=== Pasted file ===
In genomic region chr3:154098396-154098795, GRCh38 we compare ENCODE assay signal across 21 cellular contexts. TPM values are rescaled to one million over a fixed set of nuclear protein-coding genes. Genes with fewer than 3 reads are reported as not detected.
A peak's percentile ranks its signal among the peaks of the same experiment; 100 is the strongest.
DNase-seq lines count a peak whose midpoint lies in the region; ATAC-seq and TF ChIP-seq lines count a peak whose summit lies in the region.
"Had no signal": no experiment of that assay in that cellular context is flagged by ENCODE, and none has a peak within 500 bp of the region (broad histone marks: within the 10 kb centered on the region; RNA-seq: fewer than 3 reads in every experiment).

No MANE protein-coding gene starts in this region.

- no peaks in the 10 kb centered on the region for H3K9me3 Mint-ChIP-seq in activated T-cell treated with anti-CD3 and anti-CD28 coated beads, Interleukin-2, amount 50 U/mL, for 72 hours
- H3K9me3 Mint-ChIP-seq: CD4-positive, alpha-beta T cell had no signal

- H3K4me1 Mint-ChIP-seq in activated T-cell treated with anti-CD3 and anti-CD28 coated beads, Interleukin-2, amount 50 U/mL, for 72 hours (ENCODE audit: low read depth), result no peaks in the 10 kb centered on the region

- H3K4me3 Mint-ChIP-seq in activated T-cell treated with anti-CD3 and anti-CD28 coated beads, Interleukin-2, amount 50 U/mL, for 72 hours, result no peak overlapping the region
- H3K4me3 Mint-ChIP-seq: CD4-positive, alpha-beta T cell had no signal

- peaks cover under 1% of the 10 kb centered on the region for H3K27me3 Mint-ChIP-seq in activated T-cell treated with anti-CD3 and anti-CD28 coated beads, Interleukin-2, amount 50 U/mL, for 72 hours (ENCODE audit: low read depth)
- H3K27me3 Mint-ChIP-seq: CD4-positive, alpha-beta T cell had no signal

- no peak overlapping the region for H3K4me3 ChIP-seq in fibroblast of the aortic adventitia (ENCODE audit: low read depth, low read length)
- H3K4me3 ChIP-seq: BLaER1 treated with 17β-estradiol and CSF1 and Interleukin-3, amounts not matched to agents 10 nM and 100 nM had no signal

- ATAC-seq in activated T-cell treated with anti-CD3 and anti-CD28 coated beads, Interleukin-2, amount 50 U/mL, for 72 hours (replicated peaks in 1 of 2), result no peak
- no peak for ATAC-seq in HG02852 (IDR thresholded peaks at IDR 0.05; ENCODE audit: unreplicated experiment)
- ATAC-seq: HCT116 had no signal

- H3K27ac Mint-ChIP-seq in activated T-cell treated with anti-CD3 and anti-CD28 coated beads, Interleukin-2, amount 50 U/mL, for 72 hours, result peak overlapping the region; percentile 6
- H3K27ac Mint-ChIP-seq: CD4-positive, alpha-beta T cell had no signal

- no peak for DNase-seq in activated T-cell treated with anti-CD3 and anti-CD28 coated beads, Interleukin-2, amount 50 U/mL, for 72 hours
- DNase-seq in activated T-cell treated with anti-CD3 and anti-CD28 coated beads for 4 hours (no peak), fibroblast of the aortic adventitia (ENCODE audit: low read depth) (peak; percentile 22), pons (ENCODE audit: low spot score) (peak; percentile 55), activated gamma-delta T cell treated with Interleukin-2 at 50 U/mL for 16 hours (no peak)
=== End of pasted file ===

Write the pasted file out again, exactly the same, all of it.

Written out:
In genomic region chr3:154098396-154098795, GRCh38 we compare ENCODE assay signal across 21 cellular contexts. TPM values are rescaled to one million over a fixed set of nuclear protein-coding genes. Genes with fewer than 3 reads are reported as not detected.
A peak's percentile ranks its signal among the peaks of the same experiment; 100 is the strongest.
DNase-seq lines count a peak whose midpoint lies in the region; ATAC-seq and TF ChIP-seq lines count a peak whose summit lies in the region.
"Had no signal": no experiment of that assay in that cellular context is flagged by ENCODE, and none has a peak within 500 bp of the region (broad histone marks: within the 10 kb centered on the region; RNA-seq: fewer than 3 reads in every experiment).

No MANE protein-coding gene starts in this region.

- no peaks in the 10 kb centered on the region for H3K9me3 Mint-ChIP-seq in activated T-cell treated with anti-CD3 and anti-CD28 coated beads, Interleukin-2, amount 50 U/mL, for 72 hours
- H3K9me3 Mint-ChIP-seq: CD4-positive, alpha-beta T cell had no signal

- H3K4me1 Mint-ChIP-seq in activated T-cell treated with anti-CD3 and anti-CD28 coated beads, Interleukin-2, amount 50 U/mL, for 72 hours (ENCODE audit: low read depth), result no peaks in the 10 kb centered on the region

- H3K4me3 Mint-ChIP-seq in activated T-cell treated with anti-CD3 and anti-CD28 coated beads, Interleukin-2, amount 50 U/mL, for 72 hours, result no peak overlapping the region
- H3K4me3 Mint-ChIP-seq: CD4-positive, alpha-beta T cell had no signal

- peaks cover under 1% of the 10 kb centered on the region for H3K27me3 Mint-ChIP-seq in activated T-cell treated with anti-CD3 and anti-CD28 coated beads, Interleukin-2, amount 50 U/mL, for 72 hours (ENCODE audit: low read depth)
- H3K27me3 Mint-ChIP-seq: CD4-positive, alpha-beta T cell had no signal

- no peak overlapping the region for H3K4me3 ChIP-seq in fibroblast of the aortic adventitia (ENCODE audit: low read depth, low read length)
- H3K4me3 ChIP-seq: BLaER1 treated with 17β-estradiol and CSF1 and Interleukin-3, amounts not matched to agents 10 nM and 100 nM had no signal

- ATAC-seq in activated T-cell treated with anti-CD3 and anti-CD28 coated beads, Interleukin-2, amount 50 U/mL, for 72 hours (replicated peaks in 1 of 2), result no peak
- no peak for ATAC-seq in HG02852 (IDR thresholded peaks at IDR 0.05; ENCODE audit: unreplicated experiment)
- ATAC-seq: HCT116 had no signal

- H3K27ac Mint-ChIP-seq in activated T-cell treated with anti-CD3 and anti-CD28 coated beads, Interleukin-2, amount 50 U/mL, for 72 hours, result peak overlapping the region; percentile 6
- H3K27ac Mint-ChIP-seq: CD4-positive, alpha-beta T cell had no signal

- no peak for DNase-seq in activated T-cell treated with anti-CD3 and anti-CD28 coated beads, Interleukin-2, amount 50 U/mL, for 72 hours
- DNase-seq in activated T-cell treated with anti-CD3 and anti-CD28 coated beads for 4 hours (no peak), fibroblast of the aortic adventitia (ENCODE audit: low read depth) (peak; percentile 22), pons (ENCODE audit: low spot score) (peak; percentile 55), activated gamma-delta T cell treated with Interleukin-2 at 50 U/mL for 16 hours (no peak)